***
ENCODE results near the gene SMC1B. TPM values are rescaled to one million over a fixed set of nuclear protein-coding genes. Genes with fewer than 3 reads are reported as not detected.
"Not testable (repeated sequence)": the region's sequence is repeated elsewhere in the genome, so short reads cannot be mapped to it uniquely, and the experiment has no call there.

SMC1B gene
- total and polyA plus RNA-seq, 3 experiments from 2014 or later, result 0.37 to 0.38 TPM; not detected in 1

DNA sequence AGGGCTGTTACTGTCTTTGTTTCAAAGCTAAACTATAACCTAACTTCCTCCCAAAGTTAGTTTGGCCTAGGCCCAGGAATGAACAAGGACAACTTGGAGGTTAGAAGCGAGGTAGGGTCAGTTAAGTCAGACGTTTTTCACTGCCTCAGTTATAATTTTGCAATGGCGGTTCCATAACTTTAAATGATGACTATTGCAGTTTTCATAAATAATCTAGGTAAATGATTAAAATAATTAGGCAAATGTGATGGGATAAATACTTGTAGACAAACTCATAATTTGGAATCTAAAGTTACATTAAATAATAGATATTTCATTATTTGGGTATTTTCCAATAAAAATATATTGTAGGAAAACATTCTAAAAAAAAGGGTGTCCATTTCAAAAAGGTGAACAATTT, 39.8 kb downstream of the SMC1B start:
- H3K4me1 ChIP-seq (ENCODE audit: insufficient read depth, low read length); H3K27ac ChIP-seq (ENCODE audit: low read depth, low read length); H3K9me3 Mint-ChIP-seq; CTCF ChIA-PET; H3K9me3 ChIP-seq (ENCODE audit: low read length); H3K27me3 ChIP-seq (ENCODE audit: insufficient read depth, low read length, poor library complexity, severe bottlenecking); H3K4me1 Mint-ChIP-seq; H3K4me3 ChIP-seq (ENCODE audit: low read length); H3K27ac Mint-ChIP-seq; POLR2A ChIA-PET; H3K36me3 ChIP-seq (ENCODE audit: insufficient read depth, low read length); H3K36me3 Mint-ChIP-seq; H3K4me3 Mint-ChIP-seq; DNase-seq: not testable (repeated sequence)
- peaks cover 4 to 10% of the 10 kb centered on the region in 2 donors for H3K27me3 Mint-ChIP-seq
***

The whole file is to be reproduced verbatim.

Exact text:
ENCODE results near the gene SMC1B. TPM values are rescaled to one million over a fixed set of nuclear protein-coding genes. Genes with fewer than 3 reads are reported as not detected.
"Not testable (repeated sequence)": the region's sequence is repeated elsewhere in the genome, so short reads cannot be mapped to it uniquely, and the experiment has no call there.

SMC1B gene
- total and polyA plus RNA-seq, 3 experiments from 2014 or later, result 0.37 to 0.38 TPM; not detected in 1

DNA sequence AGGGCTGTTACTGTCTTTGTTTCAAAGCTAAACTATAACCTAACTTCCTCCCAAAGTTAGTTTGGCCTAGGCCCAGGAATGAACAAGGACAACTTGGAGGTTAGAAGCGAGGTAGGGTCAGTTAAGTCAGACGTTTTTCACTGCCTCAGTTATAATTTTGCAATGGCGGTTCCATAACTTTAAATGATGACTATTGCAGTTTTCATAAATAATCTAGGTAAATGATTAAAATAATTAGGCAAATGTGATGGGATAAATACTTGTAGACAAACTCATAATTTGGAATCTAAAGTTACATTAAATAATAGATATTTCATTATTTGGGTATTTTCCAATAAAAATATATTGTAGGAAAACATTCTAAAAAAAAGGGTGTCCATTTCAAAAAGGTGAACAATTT, 39.8 kb downstream of the SMC1B start:
- H3K4me1 ChIP-seq (ENCODE audit: insufficient read depth, low read length); H3K27ac ChIP-seq (ENCODE audit: low read depth, low read length); H3K9me3 Mint-ChIP-seq; CTCF ChIA-PET; H3K9me3 ChIP-seq (ENCODE audit: low read length); H3K27me3 ChIP-seq (ENCODE audit: insufficient read depth, low read length, poor library complexity, severe bottlenecking); H3K4me1 Mint-ChIP-seq; H3K4me3 ChIP-seq (ENCODE audit: low read length); H3K27ac Mint-ChIP-seq; POLR2A ChIA-PET; H3K36me3 ChIP-seq (ENCODE audit: insufficient read depth, low read length); H3K36me3 Mint-ChIP-seq; H3K4me3 Mint-ChIP-seq; DNase-seq: not testable (repeated sequence)
- peaks cover 4 to 10% of the 10 kb centered on the region in 2 donors for H3K27me3 Mint-ChIP-seq